Still, the outdated notion of never-ending buyers for U.S. debt is perpetuated by many. For instance, in recent testimony before the Senate Budget Committee, former Federal Reserve Board Vice Chairman Alan Blinder said, "If you look at the markets, they're practically falling over themselves to lend money to the federal government." Sadly, that's no longer accurate.

It is true that the U.S. government has never been more dependent on financial markets to pay its bills. The net issuance of Treasury securities is now a whopping 8.6% of gross domestic product (GDP) on average per annum—more than double its pre-crisis historical peak. The net issuance of Treasury securities to cover budget deficits has typically been a mere 0.6% to 3.9% of GDP on average for each decade dating back to the 1950s.
But in recent years foreigners and the U.S. private sector have grown less willing to fund the U.S. government. As the nearby chart shows, foreign purchases of U.S. Treasury debt plunged to 1.9% of GDP in 2011 from nearly 6% of GDP in 2009. Similarly, the U.S. private sector—namely banks, mutual funds, corporations and individuals—have reduced their purchases of U.S. government debt to a scant 0.9% of GDP in 2011 from a peak of more than 6% in 2009.
The Fed is in effect subsidizing U.S. government spending and borrowing via expansion of its balance sheet and massive purchases of Treasury bonds. This keeps Treasury interest rates abnormally low, camouflaging the true size of the budget deficit. Similarly, the Fed is providing preferential credit to the U.S. government and covering a rapidly widening gap between Treasury's need to borrow and a more limited willingness among market participants to supply Treasury with credit.
The failure by officials to normalize conditions in the U.S. Treasury market and curtail ballooning deficits puts the U.S. economy and markets at risk for a sharp correction. Lessons from the recent European sovereign-debt crisis and past emerging-market financial crises illustrate how it is often the asynchronous adjustment between budget borrowing requirements and the market's appetite to fund deficits that triggers a shock or crisis. In other words, budget deficits often take years to build or reduce, while financial markets react rapidly and often unexpectedly to deficit spending and debt.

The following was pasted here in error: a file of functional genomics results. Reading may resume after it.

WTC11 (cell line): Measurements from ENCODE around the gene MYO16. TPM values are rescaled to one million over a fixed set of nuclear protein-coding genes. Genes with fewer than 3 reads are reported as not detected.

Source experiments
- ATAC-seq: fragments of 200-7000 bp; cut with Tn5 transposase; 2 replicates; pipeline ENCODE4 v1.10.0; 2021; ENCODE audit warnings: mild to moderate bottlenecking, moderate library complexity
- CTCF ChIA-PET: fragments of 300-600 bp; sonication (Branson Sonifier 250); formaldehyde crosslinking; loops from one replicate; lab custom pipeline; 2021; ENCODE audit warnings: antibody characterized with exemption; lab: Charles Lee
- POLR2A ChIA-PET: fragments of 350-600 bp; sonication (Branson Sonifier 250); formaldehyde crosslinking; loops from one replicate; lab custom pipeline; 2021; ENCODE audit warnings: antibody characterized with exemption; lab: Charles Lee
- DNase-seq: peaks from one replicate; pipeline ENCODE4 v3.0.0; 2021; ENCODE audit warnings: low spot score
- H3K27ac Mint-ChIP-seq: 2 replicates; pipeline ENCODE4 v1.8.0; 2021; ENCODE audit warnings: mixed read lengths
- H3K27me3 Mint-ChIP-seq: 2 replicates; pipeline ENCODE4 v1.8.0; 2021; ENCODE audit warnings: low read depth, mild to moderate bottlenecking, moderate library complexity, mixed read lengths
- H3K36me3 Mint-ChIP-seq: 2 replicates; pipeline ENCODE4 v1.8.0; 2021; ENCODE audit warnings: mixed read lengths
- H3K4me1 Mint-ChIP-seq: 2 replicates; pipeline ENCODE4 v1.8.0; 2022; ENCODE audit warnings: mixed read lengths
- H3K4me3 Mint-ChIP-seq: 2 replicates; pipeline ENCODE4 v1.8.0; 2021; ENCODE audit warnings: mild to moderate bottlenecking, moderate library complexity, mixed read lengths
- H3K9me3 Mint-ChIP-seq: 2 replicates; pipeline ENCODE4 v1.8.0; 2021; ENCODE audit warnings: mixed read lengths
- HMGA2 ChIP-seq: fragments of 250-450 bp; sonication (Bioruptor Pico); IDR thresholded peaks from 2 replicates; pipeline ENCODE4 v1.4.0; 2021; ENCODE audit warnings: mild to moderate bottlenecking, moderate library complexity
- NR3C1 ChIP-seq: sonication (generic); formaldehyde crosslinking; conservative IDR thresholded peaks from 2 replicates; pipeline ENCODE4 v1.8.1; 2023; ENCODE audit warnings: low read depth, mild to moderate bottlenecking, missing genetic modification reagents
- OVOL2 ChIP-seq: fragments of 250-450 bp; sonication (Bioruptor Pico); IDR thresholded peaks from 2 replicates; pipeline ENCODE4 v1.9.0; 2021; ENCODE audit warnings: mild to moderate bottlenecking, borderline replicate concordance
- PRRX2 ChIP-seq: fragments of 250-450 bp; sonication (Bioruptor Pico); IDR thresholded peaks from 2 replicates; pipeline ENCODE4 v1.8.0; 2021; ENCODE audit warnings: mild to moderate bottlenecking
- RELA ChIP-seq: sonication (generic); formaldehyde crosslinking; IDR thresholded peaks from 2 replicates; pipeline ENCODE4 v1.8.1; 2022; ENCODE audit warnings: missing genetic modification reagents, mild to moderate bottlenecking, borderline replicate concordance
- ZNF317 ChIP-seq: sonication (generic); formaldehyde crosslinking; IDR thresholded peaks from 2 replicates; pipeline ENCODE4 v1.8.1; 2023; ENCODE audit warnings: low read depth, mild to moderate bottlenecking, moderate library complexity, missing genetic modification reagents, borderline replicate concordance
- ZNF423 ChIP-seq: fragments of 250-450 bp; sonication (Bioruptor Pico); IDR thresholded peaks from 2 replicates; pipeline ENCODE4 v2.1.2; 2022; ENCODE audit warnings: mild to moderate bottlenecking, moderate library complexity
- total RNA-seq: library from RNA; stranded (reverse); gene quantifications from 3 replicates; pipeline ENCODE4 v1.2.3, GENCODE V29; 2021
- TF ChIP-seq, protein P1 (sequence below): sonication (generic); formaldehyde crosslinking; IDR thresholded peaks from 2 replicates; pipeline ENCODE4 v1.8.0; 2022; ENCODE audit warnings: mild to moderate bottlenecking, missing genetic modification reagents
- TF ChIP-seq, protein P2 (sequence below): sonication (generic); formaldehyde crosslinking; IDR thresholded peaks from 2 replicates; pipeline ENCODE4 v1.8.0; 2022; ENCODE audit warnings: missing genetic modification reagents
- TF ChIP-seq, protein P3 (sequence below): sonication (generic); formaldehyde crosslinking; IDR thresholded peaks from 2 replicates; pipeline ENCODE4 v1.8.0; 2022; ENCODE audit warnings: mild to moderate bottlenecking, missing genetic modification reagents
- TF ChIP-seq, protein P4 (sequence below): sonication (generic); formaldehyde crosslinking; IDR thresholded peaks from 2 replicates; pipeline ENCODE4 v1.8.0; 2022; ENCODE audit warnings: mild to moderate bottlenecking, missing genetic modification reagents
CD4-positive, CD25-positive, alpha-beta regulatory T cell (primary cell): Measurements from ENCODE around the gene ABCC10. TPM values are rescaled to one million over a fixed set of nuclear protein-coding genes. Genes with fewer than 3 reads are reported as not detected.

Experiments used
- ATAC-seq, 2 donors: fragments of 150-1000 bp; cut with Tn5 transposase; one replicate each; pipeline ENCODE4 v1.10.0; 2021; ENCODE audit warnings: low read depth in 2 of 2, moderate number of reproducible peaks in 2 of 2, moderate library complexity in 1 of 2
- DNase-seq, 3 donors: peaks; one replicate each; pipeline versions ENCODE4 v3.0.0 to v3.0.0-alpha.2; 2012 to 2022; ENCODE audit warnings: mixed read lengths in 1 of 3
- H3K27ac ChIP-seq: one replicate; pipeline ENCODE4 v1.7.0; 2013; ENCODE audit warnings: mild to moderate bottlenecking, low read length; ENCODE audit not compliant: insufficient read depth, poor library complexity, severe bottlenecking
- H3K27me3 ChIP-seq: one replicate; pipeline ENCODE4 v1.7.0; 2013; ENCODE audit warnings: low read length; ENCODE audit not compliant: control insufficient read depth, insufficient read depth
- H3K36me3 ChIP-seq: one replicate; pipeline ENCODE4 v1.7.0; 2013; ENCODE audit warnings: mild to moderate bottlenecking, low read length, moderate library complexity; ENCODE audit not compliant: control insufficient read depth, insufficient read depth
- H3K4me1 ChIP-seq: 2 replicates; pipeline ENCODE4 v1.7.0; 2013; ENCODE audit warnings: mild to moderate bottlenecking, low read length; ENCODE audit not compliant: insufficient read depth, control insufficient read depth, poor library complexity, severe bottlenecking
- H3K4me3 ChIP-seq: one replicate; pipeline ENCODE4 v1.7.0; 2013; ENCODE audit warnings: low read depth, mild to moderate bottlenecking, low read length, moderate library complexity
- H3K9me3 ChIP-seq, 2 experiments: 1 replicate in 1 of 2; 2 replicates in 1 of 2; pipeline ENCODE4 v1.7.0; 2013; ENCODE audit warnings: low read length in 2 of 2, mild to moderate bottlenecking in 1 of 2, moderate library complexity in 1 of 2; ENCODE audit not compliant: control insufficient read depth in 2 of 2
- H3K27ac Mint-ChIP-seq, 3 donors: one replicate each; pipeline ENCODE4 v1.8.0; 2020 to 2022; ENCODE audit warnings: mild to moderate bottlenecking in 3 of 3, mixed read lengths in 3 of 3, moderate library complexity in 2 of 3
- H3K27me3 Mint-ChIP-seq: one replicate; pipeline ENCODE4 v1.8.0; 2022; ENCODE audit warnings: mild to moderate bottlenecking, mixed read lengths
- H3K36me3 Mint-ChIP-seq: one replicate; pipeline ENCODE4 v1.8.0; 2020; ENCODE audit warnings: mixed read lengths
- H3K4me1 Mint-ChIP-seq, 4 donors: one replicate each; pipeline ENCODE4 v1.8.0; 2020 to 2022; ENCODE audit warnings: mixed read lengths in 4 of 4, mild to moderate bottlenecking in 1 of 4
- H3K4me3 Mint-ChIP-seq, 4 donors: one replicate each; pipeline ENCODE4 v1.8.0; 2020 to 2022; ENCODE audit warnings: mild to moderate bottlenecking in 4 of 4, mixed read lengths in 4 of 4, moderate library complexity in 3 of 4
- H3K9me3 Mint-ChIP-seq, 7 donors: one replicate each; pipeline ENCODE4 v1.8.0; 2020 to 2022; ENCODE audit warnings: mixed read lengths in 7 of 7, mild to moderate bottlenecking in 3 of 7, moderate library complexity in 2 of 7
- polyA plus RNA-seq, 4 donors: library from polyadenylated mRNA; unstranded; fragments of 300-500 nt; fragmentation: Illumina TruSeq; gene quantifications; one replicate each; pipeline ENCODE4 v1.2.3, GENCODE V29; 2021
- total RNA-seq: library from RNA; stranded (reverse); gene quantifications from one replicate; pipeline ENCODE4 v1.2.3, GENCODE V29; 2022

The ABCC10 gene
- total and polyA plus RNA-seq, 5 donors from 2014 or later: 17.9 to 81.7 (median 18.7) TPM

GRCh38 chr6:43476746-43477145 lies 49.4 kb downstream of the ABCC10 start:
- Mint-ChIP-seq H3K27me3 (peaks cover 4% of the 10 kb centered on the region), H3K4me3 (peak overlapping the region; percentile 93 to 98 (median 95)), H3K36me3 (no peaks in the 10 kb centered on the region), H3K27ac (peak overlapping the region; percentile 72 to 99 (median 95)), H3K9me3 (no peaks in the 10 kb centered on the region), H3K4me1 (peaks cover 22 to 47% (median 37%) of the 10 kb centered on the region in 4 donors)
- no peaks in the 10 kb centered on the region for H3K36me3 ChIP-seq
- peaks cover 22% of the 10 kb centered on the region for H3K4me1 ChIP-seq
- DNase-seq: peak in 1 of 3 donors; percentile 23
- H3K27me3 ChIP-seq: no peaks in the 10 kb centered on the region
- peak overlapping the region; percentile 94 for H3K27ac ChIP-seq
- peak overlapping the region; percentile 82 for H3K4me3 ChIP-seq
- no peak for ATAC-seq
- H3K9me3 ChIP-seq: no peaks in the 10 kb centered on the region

Decisive steps must be implemented to restore the economy and markets to a sustainable path. First, the Fed must stabilize and purposefully reduce the size of its balance sheet, weaning Treasury from subsidized spending and borrowing. Second, the government should be prepared to lure natural buyers of Treasury debt back into the market with realistic interest rates.
If this happens, the resulting higher deficit may at last force the government to make deficit and entitlement reduction a priority. First and foremost, however, we must abandon the conventional wisdom that market demand for U.S. Treasury debt is limitless.

Mr. Goodman is president of the Center for Financial Stability and previously served at the U.S. Treasury.
http://online.wsj.com/article/SB1000...googlenews_wsj

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Old 03-29-2012, 10:12 AM   #51
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Like Kyle said, "the ten yr is at two, what crisis?". What a setup. Can I stay solvent long enough for the market to become rational?
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Old 03-29-2012, 11:37 AM   #52
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61%.. dear lord.. and no one is talking about that much being monetized.

I'm going to post this on another forum.. Hope you don't mind SA

Last edited by DSAbug; 03-29-2012 at 11:58 AM.
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Old 04-04-2012, 07:15 AM   #53
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Originally Posted by Peter Schiff :
... Somebody is going to have to buy all of those bonds and if the Fed is not going to do it, who will? Right now, the Fed is doing QE. Whether they want to officially call it QE, they are doing it. They are doing Operation Twist and buying government bonds.

The Fed has to buy government bonds to keep interest rates from skyrocketing. As they stop, rates are going to go up and when they it will choke off the ‘recovery’ that is dependent on low rates.

So, if you take the Fed at its word, this is going to be a bigger disaster (than Europe). I think there is going to be more suffering. If you think that the riots are bad in Greece, wait until you see what the riots are going to be like here.
http://kingworldnews.com/kingworldne...is_Coming.html